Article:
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Abandoning the promise of PH sovereignty an act of betrayal to the country—Ex-Bayan Muna Rep

Former Bayan Muna Representative Satur Ocampo said that President Duterte neglecting his promise to assert the Philippines’ sovereignty is an act of betrayal to the country.



Photo taken from PHILSTAR

Former Bayan Muna Representative Satur Ocampo said that President Duterte neglecting his promise to assert the Philippines’ sovereignty is an act of betrayal to the country.

Ocampo stated in an ambush interview with TomasinoWeb that the issue regarding the West Philippine Sea should not be disregarded and undervalued for it concerns the exclusive rights of the Philippines under the United Nations Convention on the Law of the Sea (UNCLOS).

“Ang naging issue riyan ay yung nakipag-usap si [President Duterte] kay Xi Jin Ping, pumayag siya na pwede kayo mag-fishing diyan. […] Kung payagan mo ‘yan mangisda sa atin, pakikialaman natin, maliliit lang ang ating boat, malalaki ang kanila. Sila, sasairin na nila yung laman ng dagat. Para sa atin ‘yon,” Ocampo said.

“Balikan niyo ‘yung campaign promise niya noon, on the West Philippine Sea, ang sabi niya ia-assert nya ‘yung Philippine sovereignty, tamang paninindigan iyon. Aayon tayo sa paninindigang iyon. Pero kung ia-abandon niya ‘yon, pagtataksil na iyon sa bayan,” he added.

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Moreover, Ocampo mentioned that President Duterte’s prioritization of the anti-drug campaign and his response against the United Nations Human Rights Council were improper.

“Mali ang kanyang prioritization ng anti-drug campaign. Gayong inamin na niya ay hindi niya maso-solve. Pero sabi niya tuloy-tuloy pa rin ang campaign. Sige patay-patayan. Kung alam niya na hindi maso-solve sa pagpatay, bakit ipinagpapatuloy niya ang pagpatay?,” Ocampo said.

Last year, the president admitted that he cannot solve and end the problem with illegal drugs during his term, contrary to what he promised that he will finish it in 3 to 6 months and later on changed to 2 years.

“Mali ang response ng presidente na nagagalit,” the former Bayan Muna Representative said regarding the resolution of UNHRC to review the state of the Philippines during the war on drugs.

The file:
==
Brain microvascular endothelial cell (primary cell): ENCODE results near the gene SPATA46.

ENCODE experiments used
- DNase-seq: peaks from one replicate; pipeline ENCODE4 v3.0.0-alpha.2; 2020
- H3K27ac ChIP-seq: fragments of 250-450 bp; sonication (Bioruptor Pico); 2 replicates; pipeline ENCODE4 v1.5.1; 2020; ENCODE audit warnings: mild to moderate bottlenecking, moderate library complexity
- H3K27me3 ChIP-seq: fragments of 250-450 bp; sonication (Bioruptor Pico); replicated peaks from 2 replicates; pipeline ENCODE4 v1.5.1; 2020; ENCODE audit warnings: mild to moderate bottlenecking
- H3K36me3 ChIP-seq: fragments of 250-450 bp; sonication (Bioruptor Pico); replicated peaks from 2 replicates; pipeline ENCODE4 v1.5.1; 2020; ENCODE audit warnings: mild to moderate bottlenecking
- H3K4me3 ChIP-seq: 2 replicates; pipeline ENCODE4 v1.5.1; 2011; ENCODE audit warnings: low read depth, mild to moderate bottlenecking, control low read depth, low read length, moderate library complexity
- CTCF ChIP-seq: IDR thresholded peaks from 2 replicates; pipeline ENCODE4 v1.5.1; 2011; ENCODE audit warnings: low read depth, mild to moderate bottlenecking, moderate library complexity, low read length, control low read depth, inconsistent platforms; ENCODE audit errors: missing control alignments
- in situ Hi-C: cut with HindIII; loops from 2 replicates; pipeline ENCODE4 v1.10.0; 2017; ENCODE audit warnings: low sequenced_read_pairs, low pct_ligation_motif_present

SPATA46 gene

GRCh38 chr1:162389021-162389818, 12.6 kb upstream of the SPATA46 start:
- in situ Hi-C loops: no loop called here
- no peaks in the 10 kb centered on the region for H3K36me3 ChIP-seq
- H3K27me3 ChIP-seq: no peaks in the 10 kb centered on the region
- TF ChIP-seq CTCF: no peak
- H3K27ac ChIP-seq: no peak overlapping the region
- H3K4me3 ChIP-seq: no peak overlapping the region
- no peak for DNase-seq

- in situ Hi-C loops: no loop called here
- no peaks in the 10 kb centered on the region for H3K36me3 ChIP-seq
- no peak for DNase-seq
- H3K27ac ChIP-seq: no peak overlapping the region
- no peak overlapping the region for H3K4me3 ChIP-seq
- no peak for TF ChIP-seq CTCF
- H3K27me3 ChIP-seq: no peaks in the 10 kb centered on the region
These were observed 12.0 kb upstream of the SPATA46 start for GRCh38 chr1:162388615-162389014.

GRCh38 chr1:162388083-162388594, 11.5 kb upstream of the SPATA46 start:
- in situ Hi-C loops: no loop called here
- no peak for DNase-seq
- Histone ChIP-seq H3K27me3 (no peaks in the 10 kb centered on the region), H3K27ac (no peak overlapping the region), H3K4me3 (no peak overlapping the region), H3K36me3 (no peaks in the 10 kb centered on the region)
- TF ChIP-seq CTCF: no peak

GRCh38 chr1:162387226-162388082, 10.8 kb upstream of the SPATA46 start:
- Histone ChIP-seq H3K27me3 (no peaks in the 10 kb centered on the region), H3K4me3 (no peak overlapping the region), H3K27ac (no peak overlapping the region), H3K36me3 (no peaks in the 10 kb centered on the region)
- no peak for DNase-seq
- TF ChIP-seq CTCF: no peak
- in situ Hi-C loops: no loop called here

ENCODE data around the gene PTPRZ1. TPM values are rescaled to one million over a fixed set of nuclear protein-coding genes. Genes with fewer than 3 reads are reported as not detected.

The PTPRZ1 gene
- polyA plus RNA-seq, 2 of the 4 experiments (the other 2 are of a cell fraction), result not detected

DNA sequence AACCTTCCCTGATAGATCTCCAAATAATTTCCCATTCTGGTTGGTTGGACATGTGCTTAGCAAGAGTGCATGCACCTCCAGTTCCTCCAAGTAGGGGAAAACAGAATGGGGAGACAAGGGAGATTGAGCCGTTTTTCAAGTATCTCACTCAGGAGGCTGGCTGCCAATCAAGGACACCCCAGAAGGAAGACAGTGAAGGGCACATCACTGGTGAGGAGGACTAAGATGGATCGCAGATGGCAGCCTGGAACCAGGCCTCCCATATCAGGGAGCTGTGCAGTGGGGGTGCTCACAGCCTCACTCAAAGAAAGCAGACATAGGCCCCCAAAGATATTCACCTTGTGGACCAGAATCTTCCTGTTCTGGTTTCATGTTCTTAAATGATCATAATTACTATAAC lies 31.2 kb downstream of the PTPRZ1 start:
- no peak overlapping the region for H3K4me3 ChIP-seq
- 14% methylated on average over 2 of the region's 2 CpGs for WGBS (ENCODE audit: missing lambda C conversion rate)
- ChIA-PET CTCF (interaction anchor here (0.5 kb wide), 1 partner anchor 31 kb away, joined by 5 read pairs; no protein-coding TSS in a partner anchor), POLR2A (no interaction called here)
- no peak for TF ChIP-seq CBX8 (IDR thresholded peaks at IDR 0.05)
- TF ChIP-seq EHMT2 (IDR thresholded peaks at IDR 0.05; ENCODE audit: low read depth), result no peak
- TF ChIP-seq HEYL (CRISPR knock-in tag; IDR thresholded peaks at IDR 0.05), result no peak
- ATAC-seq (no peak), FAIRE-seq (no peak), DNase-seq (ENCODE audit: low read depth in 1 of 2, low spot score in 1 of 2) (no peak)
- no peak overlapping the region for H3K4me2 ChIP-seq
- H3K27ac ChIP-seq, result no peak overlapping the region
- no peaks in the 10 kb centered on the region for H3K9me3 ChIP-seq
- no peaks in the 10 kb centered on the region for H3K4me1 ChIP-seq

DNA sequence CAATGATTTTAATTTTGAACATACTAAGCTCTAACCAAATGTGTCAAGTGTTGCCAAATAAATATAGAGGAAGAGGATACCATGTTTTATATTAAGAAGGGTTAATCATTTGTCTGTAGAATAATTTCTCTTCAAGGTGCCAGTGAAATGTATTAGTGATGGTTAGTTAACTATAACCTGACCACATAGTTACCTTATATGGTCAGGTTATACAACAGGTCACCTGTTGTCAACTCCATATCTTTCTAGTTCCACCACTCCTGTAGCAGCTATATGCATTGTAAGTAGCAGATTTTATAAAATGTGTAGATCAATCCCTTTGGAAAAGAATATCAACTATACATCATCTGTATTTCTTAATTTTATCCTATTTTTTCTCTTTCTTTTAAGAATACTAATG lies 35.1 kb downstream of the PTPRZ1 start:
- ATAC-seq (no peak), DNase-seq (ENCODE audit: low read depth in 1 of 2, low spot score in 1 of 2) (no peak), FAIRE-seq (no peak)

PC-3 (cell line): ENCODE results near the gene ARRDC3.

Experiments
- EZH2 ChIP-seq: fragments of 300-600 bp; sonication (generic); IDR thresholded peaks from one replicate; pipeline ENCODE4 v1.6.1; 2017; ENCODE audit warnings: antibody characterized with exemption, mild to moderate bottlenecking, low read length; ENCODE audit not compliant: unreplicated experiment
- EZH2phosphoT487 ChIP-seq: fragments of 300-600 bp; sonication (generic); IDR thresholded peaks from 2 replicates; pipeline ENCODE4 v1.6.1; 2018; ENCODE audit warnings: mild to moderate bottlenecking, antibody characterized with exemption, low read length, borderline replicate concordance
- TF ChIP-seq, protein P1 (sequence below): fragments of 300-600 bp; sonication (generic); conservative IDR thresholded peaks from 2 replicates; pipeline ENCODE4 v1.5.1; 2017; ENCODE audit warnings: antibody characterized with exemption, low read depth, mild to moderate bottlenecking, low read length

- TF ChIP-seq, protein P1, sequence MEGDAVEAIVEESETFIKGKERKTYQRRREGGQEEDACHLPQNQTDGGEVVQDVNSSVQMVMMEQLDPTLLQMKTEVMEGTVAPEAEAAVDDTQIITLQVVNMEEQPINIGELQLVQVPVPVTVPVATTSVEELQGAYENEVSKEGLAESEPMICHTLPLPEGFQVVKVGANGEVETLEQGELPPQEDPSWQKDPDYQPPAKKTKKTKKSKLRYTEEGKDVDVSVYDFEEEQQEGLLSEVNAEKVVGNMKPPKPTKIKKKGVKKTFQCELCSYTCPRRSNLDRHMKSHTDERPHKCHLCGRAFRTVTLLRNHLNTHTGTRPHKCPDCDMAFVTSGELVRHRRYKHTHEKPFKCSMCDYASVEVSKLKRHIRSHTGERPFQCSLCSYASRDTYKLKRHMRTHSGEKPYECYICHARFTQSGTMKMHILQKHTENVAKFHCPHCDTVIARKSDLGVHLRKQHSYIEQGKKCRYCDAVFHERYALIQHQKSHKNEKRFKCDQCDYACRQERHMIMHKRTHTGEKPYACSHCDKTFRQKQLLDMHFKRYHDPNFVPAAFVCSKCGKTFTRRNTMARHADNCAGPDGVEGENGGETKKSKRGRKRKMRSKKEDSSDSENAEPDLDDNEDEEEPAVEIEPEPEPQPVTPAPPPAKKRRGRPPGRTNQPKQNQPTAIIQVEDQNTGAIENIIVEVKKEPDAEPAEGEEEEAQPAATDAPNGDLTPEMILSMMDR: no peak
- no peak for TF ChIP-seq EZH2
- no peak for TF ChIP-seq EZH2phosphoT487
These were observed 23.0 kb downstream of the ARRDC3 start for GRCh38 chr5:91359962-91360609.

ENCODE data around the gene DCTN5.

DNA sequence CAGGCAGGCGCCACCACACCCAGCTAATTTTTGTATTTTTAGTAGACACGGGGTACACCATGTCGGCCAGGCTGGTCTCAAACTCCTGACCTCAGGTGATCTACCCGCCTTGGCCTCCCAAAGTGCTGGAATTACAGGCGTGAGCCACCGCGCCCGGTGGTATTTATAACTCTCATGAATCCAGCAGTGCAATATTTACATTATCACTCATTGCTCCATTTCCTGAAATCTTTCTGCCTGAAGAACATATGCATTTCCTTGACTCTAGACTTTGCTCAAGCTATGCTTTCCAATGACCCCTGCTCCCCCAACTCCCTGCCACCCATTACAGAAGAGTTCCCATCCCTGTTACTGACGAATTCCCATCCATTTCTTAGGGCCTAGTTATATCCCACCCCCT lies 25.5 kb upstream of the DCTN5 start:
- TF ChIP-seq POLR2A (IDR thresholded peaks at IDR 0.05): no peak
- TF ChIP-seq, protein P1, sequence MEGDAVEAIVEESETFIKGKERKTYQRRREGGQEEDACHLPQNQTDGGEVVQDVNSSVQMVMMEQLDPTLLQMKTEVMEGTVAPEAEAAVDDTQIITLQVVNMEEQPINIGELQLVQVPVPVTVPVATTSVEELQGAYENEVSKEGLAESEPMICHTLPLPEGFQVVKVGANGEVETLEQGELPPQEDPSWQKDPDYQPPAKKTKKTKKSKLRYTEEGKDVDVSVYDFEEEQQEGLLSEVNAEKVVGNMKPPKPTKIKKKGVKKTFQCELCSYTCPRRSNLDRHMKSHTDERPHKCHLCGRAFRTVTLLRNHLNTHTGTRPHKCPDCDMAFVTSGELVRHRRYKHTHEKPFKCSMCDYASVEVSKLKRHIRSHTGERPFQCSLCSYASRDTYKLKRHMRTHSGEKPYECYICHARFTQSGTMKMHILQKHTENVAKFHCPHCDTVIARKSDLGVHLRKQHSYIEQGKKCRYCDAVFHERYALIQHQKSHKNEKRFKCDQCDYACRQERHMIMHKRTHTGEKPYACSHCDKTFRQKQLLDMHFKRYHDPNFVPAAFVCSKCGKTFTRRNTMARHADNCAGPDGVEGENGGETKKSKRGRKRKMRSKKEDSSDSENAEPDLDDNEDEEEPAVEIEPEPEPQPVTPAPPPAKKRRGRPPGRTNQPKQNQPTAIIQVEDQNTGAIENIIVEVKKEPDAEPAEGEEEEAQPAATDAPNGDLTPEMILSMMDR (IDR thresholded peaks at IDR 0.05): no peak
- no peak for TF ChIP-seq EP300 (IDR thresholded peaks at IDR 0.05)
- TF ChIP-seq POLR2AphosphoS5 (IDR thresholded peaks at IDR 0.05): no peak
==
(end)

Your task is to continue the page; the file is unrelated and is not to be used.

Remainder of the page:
“Ang principle dito [ay] sumanib at na-elect ang Pilipinas sa United Nations Human Rights Council. So, bound siya sa action o resolution ng bagay na ‘yon, hindi ‘yun tatanggihan. So, taliwas siya sa ginagawa niya,” Ocampo added.

Kristine Erika Agustin

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Accountability must be internalized, institutionalized — Hontiveros

“I could only share yung mga naging karanasan ko, yung mga reflections ko of those experiences, the same way I’ve learned so much from the women who came before me,” Hontiveros said.



Photo from the Office of Senator Risa Hontiveros

Senator Risa Hontiveros tackled motherhood in her newly launched book and how she managed to have a work-life balance along with her Senate work.

Last March 26, Hontiveros was also asked about issues concerning women in society, in education, and in the workplace. 

The incumbent senator wrote in her book “Healthy Buhay, Happy Mama: Risa Hontiveros’ Journey Through Motherhood,” her personal tips, life lessons, and experiences on the challenges she encountered as a mother, as well as coping mechanisms during the COVID pandemic. 

In the intimate event organized by BookShelfPH at the Astbury in Poblacion Makati, the Women’s Leader Summit was facilitated by Big Deal (2021) editor and Fearless Filipinas (2021) co-author Katya Lichauco. 

When Lichauco asked why she felt it was important to write the book, Hontiveros replied, “I’ve always loved reading. Bookworm din ako nung pagkabata ako.” She continued on how it was important to be able to share her experiences as a woman, a mother, a lifelong activist, and a legislator.